STARTING salaries for university and polytechnic graduates hit a new high last year, according to preliminary figures in the Manpower Ministry's annual report on wages.

University graduates had a median monthly starting pay of $3,000. This is up from $2,900 the year before, when wages - which fell in 2009 - returned to pre-crisis levels.

Polytechnic graduates earned a median starting pay of $1,850, up from $1,800 the year before.

Those who entered the workforce after national service (NS) drew $2,100, up from $2,000.

However, starting pay stagnated at $1,600 a month for post-NS Institute of Technical Education (ITE) graduates. For fresh graduates, it rose only marginally to $1,300, from $1,291.

Mr David Ang, executive director of the Singapore Human Resources Institute, said the stagnation was not cause for alarm, as 'the current levels (of pay) are quite reasonable'.

Their starting pay might have stagnated last year because there were large increases previously, he said. The starting pay for ITE graduates in 2007 was $1,400 for post-NS graduates and $1,217 for fresh graduates.

The report, released yesterday, compiled data from surveys by the institutes of higher learning.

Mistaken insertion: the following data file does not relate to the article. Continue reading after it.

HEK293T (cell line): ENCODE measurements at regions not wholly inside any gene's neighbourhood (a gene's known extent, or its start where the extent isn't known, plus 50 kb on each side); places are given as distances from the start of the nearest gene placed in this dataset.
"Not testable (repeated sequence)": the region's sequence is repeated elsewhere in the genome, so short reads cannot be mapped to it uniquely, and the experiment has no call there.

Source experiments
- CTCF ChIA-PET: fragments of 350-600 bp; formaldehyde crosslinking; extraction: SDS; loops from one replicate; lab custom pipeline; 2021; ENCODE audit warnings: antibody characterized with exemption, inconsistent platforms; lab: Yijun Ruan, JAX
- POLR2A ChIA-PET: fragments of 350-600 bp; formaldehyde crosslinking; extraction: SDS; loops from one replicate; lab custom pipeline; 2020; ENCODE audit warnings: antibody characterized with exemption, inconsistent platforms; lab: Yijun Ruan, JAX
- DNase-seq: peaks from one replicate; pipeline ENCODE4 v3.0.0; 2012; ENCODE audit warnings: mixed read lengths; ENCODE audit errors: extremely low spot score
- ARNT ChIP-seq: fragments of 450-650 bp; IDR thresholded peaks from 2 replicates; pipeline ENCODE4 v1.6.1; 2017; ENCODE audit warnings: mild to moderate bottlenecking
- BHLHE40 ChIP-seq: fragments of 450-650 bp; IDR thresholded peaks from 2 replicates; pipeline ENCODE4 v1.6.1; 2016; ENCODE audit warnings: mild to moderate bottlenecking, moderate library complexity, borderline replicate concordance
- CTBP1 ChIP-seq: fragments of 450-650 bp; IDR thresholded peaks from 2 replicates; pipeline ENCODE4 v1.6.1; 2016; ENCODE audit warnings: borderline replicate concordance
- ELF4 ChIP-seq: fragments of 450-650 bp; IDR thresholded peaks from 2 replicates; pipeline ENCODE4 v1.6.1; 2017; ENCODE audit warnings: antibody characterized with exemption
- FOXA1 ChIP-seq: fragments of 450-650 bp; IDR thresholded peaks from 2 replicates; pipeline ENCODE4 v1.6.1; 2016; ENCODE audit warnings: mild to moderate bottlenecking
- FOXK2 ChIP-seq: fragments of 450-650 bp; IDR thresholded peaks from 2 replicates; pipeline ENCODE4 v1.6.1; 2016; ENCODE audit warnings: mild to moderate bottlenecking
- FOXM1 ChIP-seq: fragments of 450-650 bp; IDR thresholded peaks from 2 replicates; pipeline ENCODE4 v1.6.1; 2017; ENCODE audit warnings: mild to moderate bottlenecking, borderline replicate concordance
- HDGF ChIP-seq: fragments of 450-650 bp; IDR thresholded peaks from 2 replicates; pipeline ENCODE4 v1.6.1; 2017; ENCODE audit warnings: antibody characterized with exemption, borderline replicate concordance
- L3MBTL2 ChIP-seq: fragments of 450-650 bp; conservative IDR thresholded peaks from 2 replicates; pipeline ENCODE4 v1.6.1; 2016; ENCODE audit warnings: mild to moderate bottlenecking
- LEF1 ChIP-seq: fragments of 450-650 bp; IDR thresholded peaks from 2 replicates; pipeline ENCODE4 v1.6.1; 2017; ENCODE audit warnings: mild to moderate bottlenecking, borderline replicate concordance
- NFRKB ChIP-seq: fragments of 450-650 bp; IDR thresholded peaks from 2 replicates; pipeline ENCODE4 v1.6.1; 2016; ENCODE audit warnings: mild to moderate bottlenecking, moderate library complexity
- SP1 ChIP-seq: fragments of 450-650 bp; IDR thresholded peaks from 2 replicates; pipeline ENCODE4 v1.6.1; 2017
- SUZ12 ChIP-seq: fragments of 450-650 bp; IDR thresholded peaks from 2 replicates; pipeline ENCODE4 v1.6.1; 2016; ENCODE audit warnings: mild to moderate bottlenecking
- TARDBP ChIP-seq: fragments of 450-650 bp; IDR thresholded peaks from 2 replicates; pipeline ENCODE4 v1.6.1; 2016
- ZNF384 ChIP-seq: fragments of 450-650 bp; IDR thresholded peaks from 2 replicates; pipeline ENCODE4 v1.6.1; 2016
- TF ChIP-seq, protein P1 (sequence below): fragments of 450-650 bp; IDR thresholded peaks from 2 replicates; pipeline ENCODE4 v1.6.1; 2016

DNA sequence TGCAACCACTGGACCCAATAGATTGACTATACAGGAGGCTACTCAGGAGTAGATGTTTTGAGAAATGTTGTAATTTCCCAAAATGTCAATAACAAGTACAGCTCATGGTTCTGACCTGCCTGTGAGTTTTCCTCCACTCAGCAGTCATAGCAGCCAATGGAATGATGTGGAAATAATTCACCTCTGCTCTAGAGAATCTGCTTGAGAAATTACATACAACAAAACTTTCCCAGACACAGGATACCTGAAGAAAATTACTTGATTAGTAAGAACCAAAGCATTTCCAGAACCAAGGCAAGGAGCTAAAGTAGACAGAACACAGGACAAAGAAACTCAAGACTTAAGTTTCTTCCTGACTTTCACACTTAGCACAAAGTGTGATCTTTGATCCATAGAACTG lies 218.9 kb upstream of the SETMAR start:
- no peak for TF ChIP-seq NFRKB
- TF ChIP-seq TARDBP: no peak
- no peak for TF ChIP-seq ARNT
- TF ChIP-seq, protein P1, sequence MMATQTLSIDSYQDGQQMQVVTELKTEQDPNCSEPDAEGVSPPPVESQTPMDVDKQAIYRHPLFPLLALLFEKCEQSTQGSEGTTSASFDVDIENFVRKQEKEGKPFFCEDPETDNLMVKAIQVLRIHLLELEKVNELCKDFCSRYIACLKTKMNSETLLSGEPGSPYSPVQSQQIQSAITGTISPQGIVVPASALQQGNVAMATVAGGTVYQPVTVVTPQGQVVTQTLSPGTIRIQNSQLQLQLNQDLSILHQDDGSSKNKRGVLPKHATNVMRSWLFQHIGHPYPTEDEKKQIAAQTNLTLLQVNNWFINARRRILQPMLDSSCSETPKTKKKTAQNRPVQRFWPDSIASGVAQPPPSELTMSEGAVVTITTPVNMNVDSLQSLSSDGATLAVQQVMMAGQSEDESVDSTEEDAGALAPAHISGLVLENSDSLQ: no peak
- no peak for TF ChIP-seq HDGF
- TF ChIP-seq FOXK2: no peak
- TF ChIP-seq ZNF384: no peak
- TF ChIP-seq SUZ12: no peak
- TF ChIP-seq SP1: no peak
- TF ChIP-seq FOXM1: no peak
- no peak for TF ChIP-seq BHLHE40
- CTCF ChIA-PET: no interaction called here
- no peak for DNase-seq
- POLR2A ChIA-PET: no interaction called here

Among those from four-year degree programmes - not including law and medicine - the highest median starting pay was $3,500. This was the sum drawn by aerospace engineering graduates from Nanyang Technological University, and industrial and systems engineering graduates from the National University of Singapore.

The Government has been encouraging investment in those fields, and creating demand for specialist skills, said Mr Yousef Ayub, head of Kelly Engineering Resources which is part of recruitment firm Kelly Services.

The highest-paid polytechnic graduates were in the health sciences: optometry ($2,950), and diagnostic radiography or radiation therapy ($2,300).

For ITE graduates, post-NS graduates with a Higher Nitec in information technology had the highest starting pay of $1,731.

Employment rates were highest for polytechnic graduates, at over 92 per cent. But more university graduates landed full-time jobs compared to their polytechnic counterparts.

Of university graduates, 86.4 per cent found full-time permanent jobs, while just 67 per cent of fresh polytechnic graduates and 80.1 per cent of post-NS ones did so.